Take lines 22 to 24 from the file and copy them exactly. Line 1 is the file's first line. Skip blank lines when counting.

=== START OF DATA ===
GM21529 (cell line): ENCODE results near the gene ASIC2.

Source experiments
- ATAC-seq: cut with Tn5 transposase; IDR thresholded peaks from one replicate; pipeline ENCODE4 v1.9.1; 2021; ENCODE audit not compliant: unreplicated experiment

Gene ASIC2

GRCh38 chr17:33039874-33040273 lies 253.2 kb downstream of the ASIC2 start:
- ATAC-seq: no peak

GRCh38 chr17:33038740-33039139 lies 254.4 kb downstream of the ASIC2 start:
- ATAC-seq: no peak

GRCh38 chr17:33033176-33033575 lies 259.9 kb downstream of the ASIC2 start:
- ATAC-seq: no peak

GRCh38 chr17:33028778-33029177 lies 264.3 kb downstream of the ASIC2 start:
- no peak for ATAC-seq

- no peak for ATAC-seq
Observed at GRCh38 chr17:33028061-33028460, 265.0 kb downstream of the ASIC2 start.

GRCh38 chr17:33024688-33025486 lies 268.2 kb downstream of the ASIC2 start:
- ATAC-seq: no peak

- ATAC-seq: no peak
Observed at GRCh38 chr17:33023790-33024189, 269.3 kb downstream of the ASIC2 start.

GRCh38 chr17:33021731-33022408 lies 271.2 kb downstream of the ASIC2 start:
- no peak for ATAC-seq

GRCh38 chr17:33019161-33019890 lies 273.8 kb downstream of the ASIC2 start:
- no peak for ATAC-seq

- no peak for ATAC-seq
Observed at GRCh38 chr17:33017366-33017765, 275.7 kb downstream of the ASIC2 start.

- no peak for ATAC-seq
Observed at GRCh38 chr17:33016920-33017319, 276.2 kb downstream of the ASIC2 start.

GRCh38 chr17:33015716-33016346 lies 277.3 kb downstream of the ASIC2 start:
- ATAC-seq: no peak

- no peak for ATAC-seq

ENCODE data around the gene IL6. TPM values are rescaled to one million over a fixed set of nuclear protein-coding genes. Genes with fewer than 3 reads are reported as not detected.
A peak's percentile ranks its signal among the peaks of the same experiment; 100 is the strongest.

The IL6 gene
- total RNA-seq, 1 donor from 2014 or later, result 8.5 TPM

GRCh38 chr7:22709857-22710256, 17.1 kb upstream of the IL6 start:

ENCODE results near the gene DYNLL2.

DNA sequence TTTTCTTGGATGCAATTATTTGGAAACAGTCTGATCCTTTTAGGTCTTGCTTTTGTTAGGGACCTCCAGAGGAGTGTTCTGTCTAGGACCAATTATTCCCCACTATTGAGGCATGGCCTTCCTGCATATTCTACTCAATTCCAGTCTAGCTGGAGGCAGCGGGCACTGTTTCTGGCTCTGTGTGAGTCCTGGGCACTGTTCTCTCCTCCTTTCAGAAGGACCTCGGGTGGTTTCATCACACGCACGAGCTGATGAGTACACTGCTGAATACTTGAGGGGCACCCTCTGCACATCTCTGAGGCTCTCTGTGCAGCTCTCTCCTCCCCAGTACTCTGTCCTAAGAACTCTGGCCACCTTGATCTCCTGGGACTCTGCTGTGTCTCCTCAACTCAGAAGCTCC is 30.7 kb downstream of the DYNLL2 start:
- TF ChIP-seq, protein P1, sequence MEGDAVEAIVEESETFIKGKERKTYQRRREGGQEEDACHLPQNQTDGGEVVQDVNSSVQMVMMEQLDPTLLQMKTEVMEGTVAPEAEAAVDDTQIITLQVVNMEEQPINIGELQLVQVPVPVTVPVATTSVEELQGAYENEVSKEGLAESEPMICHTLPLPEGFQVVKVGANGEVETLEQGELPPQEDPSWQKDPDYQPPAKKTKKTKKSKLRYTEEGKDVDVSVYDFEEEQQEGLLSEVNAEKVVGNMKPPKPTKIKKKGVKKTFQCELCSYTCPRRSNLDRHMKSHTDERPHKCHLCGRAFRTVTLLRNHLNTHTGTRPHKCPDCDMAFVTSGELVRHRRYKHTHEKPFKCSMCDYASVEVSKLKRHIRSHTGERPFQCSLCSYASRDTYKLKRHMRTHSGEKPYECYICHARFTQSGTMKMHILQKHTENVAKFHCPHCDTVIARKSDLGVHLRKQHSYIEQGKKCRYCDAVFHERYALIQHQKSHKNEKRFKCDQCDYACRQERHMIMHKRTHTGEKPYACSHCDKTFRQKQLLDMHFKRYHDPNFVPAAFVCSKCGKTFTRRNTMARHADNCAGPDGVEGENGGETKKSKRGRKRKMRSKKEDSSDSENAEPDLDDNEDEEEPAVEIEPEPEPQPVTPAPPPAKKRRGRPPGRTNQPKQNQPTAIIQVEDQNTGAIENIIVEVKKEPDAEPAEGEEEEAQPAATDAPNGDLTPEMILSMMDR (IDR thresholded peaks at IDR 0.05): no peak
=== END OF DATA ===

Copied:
- no peak for ATAC-seq

- no peak for ATAC-seq
Observed at GRCh38 chr17:33017366-33017765, 275.7 kb downstream of the ASIC2 start.